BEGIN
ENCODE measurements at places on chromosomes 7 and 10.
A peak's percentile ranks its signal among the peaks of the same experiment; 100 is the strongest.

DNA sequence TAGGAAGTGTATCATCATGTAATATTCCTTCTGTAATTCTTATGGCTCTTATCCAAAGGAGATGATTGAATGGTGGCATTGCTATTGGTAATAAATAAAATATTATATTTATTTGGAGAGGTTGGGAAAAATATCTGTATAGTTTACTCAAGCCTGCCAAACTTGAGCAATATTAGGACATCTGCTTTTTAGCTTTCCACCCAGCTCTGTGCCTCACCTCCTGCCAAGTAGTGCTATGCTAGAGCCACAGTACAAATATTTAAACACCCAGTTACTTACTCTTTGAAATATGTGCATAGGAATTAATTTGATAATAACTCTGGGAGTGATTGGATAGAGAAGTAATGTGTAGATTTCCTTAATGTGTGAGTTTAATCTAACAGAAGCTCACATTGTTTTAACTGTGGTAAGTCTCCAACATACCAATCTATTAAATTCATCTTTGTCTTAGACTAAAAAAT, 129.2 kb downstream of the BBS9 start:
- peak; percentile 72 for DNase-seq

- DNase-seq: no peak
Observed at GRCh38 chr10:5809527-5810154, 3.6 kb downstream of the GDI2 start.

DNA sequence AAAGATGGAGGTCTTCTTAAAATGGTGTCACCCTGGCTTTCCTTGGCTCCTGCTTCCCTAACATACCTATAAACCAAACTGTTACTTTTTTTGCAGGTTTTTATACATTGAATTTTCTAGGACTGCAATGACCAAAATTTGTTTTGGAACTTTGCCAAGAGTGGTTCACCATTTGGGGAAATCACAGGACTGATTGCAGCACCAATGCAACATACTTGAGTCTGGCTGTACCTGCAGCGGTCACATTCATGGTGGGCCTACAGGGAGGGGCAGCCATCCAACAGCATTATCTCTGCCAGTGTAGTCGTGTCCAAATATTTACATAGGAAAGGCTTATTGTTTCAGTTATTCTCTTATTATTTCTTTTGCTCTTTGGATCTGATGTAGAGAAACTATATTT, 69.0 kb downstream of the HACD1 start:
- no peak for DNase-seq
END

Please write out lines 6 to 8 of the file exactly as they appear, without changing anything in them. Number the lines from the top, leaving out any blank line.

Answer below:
Observed at GRCh38 chr10:5809527-5810154, 3.6 kb downstream of the GDI2 start.

DNA sequence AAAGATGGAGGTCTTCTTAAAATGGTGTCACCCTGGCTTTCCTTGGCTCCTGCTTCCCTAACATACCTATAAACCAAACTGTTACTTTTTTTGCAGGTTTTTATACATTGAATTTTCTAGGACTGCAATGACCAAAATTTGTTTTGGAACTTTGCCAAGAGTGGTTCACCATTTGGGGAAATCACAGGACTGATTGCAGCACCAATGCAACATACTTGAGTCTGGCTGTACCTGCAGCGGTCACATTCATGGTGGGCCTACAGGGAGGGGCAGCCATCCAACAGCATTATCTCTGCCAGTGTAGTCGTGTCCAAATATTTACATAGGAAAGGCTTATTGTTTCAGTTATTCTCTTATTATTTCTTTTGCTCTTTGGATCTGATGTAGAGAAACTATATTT, 69.0 kb downstream of the HACD1 start:
- no peak for DNase-seq